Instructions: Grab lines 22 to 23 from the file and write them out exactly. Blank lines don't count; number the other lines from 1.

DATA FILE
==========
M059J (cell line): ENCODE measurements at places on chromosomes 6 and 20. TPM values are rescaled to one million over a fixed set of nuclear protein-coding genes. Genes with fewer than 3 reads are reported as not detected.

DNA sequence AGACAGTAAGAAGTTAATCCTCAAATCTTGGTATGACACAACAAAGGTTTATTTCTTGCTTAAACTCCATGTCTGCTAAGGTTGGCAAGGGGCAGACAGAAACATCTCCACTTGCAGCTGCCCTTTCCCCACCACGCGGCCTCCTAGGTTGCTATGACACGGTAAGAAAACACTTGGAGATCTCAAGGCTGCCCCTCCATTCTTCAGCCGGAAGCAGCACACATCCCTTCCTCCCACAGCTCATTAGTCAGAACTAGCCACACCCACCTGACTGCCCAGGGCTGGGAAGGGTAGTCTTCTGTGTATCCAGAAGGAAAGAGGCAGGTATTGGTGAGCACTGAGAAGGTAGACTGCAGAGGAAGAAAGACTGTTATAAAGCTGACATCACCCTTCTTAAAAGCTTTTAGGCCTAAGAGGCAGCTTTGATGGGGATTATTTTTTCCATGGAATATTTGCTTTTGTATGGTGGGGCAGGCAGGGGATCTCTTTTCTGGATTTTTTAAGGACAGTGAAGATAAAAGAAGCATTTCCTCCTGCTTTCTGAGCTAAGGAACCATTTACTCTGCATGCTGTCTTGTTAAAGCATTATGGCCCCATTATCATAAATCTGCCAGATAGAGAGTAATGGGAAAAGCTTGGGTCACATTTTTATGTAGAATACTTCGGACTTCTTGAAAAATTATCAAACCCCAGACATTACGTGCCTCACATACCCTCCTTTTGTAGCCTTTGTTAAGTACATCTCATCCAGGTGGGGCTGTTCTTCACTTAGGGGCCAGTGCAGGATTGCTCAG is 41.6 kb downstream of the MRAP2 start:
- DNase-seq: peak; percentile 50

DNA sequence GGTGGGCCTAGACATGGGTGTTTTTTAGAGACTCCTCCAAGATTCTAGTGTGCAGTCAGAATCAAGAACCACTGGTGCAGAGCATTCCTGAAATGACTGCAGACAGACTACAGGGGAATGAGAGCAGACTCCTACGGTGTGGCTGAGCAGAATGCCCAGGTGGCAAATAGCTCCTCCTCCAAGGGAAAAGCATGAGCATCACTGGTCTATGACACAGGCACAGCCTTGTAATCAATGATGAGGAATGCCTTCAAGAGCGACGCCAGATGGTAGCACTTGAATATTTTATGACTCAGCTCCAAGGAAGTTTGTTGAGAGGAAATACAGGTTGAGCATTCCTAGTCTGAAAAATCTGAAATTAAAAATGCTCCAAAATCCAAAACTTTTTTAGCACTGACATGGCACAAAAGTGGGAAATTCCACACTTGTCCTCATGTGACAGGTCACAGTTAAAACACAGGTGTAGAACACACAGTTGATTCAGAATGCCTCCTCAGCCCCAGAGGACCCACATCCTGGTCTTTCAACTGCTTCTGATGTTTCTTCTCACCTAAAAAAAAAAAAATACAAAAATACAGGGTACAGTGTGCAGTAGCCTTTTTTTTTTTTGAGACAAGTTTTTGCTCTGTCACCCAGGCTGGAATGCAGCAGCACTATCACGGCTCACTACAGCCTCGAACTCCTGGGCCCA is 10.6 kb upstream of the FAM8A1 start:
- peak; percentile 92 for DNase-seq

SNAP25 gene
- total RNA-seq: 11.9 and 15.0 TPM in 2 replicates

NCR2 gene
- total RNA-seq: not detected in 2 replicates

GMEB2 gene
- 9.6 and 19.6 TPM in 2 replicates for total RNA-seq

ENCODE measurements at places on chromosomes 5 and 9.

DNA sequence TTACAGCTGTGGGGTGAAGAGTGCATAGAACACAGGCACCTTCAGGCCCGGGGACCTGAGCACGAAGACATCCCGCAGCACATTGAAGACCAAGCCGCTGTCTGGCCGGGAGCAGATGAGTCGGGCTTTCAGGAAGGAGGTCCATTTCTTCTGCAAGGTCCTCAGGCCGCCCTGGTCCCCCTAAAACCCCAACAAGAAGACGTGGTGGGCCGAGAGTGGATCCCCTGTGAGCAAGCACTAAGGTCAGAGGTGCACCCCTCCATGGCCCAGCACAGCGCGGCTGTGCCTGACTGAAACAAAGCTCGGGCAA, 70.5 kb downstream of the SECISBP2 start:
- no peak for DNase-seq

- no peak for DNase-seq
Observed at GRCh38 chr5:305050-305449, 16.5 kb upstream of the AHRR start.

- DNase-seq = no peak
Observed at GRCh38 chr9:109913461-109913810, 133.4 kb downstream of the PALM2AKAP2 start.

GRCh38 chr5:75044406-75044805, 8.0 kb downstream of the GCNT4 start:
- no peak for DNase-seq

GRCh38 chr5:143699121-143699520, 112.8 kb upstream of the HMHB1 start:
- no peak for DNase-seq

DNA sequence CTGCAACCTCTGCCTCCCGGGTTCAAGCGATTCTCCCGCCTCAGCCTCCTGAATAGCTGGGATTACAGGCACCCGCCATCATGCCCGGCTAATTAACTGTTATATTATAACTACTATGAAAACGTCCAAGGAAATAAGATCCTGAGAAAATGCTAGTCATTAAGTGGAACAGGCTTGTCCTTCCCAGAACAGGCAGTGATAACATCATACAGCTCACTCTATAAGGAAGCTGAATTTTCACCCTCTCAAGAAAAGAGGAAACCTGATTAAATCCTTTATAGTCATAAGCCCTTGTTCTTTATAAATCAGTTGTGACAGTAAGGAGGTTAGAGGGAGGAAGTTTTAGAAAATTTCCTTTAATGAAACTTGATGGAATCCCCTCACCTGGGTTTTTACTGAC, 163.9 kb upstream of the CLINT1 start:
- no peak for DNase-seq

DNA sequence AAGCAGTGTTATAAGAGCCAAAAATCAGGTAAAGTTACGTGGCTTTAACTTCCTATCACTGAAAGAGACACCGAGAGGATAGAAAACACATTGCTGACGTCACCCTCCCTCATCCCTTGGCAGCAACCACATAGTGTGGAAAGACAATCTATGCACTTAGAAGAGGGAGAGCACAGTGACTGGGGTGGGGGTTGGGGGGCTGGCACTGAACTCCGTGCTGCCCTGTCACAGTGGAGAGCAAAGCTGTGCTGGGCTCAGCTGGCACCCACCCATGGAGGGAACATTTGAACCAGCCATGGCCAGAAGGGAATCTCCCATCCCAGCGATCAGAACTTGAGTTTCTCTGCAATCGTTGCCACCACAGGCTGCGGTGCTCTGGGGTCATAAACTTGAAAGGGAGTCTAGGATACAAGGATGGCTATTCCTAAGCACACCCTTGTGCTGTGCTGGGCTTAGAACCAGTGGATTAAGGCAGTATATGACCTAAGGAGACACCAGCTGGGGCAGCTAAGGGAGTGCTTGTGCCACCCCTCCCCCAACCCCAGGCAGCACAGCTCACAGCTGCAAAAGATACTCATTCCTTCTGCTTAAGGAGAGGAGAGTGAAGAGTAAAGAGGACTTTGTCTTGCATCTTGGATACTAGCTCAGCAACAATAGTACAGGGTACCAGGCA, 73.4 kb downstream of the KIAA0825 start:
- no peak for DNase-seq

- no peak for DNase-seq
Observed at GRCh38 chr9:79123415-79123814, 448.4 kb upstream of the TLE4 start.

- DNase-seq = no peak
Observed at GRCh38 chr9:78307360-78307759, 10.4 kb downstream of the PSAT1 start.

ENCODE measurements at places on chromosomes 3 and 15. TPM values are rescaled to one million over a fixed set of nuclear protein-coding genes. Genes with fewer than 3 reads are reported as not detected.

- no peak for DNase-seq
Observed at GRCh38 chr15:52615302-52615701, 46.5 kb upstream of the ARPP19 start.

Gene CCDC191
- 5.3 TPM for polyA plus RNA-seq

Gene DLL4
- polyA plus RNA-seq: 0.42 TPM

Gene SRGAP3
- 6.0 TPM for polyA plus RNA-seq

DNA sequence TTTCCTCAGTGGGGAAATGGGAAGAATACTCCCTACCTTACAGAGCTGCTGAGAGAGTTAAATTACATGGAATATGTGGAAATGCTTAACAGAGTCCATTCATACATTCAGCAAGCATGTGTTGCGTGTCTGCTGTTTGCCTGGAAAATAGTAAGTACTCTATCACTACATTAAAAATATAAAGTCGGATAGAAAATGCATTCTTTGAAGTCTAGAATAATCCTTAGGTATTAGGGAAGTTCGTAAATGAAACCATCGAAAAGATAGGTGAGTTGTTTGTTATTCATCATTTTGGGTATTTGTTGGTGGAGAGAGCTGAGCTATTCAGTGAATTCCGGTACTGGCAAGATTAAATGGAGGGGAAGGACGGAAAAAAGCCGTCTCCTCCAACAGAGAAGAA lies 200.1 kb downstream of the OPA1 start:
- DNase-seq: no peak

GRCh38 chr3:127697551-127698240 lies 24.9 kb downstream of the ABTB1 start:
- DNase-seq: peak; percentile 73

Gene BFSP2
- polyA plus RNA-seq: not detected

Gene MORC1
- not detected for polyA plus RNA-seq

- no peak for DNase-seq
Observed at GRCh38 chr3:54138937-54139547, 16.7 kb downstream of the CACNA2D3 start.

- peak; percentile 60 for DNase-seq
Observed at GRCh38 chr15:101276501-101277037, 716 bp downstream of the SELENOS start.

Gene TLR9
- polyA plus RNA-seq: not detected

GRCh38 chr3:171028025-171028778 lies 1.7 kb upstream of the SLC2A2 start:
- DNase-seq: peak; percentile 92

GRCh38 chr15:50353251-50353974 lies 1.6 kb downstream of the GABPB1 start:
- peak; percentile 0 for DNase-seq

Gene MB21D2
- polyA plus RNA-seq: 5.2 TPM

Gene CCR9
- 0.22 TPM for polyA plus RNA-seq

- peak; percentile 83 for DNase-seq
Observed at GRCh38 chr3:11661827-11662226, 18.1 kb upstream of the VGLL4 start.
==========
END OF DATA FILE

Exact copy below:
- no peak for DNase-seq

DNA sequence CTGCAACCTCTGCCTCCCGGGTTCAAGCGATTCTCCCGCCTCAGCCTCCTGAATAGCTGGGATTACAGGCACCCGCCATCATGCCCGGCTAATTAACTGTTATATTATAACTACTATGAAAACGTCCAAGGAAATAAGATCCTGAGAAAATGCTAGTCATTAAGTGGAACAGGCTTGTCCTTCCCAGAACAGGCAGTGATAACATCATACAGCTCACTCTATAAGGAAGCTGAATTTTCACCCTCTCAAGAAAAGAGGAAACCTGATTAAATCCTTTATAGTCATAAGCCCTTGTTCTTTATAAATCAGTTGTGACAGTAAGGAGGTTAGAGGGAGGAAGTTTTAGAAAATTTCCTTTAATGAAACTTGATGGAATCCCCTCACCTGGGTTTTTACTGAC, 163.9 kb upstream of the CLINT1 start: